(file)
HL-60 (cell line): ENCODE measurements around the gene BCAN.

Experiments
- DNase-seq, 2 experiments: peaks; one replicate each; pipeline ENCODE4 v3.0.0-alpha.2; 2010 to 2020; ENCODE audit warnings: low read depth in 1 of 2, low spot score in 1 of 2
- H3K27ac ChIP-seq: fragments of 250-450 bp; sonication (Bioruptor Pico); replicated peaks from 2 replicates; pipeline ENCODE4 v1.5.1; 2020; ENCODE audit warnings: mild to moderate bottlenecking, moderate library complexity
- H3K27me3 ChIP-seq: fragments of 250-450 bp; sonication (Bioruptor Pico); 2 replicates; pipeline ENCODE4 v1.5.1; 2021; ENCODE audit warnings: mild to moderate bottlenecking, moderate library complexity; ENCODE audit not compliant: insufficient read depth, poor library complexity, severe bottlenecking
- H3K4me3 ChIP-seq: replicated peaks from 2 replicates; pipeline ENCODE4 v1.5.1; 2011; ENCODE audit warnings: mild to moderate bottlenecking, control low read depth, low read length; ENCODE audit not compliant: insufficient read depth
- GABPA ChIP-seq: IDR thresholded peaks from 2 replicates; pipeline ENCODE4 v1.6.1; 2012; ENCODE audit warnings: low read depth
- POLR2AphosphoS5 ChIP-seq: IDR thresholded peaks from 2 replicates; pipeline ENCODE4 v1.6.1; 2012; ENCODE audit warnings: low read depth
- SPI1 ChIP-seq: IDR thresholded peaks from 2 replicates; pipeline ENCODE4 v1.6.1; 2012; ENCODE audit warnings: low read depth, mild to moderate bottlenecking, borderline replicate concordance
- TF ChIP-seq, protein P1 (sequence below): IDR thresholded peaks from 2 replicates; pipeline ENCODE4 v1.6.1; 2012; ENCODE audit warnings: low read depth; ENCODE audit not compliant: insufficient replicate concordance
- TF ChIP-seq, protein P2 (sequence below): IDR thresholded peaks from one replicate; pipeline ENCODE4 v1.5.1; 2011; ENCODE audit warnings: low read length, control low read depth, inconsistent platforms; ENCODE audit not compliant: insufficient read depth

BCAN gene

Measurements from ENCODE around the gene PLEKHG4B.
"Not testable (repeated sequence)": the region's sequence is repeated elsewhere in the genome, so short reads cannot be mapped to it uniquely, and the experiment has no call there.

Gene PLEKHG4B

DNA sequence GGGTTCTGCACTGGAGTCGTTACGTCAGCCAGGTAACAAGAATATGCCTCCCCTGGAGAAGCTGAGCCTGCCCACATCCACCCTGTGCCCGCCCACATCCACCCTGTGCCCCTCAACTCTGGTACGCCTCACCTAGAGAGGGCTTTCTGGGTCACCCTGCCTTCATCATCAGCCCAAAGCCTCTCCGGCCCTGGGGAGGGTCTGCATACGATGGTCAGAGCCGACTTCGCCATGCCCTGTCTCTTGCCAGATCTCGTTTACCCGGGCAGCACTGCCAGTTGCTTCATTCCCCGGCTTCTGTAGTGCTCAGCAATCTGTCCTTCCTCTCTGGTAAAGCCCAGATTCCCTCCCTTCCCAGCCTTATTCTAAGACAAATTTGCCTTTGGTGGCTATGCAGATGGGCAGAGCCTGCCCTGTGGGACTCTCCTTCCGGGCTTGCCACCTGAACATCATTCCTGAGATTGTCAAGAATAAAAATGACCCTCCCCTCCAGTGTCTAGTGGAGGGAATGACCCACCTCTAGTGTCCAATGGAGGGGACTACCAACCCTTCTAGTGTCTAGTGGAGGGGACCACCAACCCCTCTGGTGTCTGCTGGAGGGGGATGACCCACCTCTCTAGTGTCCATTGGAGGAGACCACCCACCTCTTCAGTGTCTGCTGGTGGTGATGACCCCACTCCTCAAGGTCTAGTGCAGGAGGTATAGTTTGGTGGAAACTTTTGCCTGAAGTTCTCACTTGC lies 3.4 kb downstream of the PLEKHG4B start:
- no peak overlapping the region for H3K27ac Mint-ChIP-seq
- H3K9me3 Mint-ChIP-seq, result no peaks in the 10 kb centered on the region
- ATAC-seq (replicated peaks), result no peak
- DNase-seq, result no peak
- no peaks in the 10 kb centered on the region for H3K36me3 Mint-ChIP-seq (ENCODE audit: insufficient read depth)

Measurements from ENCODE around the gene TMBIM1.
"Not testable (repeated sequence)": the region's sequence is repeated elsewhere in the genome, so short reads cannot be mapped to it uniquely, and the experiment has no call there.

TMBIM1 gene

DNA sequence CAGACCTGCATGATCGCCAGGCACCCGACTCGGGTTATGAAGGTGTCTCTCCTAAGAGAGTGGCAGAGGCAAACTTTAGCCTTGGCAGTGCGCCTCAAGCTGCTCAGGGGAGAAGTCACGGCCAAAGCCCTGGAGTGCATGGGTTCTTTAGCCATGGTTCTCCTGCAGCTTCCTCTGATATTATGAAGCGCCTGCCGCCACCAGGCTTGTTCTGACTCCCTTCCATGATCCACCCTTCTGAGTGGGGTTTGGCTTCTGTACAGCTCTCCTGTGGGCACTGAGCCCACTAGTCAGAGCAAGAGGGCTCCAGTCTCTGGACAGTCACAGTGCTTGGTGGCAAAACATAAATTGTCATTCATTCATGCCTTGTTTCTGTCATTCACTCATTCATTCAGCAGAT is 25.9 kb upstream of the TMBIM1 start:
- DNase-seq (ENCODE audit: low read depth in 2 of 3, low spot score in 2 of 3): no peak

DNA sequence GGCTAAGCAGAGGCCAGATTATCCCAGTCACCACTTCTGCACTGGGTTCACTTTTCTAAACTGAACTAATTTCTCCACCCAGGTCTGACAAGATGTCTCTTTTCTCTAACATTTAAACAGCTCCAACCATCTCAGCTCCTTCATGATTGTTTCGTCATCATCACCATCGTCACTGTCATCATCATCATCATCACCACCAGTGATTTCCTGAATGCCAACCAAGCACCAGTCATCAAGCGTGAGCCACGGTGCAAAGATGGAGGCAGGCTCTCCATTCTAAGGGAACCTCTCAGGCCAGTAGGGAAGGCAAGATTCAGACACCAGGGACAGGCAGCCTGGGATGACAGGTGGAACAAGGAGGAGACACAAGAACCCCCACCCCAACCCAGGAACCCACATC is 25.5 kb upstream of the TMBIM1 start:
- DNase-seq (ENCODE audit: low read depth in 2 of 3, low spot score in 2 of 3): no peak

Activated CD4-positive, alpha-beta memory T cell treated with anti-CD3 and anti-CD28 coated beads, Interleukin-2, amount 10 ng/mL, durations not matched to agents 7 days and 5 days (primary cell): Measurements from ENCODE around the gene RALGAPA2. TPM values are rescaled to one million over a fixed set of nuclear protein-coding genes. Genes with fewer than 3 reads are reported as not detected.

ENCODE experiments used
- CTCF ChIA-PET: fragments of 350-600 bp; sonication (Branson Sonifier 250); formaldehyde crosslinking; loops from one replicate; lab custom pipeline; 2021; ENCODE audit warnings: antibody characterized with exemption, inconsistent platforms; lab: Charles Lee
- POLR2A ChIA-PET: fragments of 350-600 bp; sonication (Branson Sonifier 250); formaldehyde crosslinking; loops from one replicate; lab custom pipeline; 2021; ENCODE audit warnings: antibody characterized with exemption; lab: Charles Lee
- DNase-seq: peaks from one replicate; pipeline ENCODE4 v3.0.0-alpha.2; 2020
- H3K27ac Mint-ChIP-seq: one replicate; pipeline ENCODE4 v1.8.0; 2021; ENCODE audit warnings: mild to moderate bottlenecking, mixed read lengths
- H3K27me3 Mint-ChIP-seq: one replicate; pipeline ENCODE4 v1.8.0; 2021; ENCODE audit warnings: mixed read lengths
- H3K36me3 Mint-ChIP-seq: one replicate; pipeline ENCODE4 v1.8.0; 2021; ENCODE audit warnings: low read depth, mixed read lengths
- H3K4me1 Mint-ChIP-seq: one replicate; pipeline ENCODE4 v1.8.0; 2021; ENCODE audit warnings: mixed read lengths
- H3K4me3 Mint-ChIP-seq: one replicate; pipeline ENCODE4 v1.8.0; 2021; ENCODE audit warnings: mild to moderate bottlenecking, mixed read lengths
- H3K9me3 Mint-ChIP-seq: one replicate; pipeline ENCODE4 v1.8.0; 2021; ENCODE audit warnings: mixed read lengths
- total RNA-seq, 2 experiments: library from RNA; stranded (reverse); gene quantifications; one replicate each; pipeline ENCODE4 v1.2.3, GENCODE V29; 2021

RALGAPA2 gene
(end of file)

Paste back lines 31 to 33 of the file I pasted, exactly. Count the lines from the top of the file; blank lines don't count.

- CTCF ChIA-PET: fragments of 350-600 bp; sonication (Branson Sonifier 250); formaldehyde crosslinking; loops from one replicate; lab custom pipeline; 2021; ENCODE audit warnings: antibody characterized with exemption, inconsistent platforms; lab: Charles Lee
- POLR2A ChIA-PET: fragments of 350-600 bp; sonication (Branson Sonifier 250); formaldehyde crosslinking; loops from one replicate; lab custom pipeline; 2021; ENCODE audit warnings: antibody characterized with exemption; lab: Charles Lee
- DNase-seq: peaks from one replicate; pipeline ENCODE4 v3.0.0-alpha.2; 2020